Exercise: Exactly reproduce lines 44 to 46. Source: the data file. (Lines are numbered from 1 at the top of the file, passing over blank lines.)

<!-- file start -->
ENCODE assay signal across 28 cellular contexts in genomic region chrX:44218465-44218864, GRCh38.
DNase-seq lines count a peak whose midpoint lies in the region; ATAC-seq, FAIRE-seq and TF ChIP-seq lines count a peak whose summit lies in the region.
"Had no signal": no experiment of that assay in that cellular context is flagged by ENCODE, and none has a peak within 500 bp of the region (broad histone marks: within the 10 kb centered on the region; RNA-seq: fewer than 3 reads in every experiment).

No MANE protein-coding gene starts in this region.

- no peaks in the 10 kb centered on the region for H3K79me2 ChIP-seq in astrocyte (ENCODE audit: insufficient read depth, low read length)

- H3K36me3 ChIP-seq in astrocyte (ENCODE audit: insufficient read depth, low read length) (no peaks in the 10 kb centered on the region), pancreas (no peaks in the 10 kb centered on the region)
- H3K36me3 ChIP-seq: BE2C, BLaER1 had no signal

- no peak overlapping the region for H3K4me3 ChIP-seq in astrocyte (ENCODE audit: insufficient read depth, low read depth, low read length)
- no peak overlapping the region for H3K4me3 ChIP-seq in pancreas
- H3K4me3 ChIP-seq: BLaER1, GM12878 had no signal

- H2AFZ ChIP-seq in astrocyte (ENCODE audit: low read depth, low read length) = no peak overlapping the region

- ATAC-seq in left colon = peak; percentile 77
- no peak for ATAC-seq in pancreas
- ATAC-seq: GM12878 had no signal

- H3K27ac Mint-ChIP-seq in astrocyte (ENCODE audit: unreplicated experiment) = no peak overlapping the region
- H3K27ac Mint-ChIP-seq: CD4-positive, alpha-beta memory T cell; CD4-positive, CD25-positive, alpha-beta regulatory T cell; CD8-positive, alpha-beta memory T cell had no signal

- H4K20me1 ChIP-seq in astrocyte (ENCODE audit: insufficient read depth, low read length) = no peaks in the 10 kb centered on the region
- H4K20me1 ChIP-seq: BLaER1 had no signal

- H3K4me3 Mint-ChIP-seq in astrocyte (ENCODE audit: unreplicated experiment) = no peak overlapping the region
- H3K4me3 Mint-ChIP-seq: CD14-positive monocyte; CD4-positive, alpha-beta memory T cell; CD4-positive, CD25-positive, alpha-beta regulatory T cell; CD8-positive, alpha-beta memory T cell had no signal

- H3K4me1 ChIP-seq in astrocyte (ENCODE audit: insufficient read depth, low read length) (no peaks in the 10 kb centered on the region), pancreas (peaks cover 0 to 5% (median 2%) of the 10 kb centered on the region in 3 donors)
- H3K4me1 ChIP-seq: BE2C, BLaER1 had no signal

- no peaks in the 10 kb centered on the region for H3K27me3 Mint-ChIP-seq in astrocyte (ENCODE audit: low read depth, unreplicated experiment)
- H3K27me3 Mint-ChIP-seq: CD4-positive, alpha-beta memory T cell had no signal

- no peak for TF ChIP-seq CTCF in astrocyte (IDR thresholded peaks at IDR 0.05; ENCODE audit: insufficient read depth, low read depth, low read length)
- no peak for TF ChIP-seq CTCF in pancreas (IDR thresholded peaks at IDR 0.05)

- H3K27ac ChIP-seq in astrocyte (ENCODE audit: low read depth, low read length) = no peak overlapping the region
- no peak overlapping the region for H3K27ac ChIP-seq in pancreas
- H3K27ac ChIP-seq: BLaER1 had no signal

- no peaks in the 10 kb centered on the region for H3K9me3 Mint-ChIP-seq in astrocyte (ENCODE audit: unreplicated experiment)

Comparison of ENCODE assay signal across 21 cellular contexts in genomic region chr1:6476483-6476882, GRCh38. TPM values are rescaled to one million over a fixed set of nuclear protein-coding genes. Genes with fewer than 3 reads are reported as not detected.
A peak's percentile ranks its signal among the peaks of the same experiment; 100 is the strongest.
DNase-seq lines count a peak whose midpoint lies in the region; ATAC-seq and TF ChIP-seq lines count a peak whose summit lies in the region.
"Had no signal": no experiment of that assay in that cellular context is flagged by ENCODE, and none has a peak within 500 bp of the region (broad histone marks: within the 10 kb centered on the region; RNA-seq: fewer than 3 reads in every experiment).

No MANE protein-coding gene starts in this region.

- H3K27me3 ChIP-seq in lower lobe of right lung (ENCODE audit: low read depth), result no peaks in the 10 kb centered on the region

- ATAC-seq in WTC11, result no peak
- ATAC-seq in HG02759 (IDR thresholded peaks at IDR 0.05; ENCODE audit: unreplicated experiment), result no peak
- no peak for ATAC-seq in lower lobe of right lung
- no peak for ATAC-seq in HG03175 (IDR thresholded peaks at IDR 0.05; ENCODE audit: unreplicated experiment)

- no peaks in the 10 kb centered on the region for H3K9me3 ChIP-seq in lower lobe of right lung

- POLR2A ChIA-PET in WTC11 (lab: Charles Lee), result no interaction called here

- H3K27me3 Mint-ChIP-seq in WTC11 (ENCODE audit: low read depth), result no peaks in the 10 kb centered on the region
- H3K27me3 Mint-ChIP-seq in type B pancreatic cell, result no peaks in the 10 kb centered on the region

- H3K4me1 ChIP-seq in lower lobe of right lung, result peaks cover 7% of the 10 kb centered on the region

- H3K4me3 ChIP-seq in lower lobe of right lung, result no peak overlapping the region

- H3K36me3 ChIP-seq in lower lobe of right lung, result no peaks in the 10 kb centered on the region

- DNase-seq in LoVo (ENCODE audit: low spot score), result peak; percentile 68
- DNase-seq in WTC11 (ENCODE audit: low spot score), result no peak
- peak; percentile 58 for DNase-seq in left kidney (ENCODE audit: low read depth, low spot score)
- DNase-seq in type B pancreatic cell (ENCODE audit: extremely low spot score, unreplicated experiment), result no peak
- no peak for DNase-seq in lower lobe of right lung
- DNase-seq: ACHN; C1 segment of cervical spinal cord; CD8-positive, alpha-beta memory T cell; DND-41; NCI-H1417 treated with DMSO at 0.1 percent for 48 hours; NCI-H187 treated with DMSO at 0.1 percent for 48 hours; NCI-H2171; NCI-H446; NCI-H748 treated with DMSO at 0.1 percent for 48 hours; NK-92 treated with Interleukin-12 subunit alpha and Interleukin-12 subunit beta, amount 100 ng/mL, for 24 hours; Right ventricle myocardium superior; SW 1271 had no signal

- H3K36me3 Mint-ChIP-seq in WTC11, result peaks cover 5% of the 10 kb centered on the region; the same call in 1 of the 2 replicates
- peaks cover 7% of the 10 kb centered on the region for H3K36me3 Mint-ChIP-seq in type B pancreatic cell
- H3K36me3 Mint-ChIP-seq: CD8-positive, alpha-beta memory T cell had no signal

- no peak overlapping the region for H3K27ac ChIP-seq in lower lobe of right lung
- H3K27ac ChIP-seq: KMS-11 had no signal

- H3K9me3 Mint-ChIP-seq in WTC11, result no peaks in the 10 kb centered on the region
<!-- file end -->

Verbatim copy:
- H3K27me3 Mint-ChIP-seq in type B pancreatic cell, result no peaks in the 10 kb centered on the region

- H3K4me1 ChIP-seq in lower lobe of right lung, result peaks cover 7% of the 10 kb centered on the region

- H3K4me3 ChIP-seq in lower lobe of right lung, result no peak overlapping the region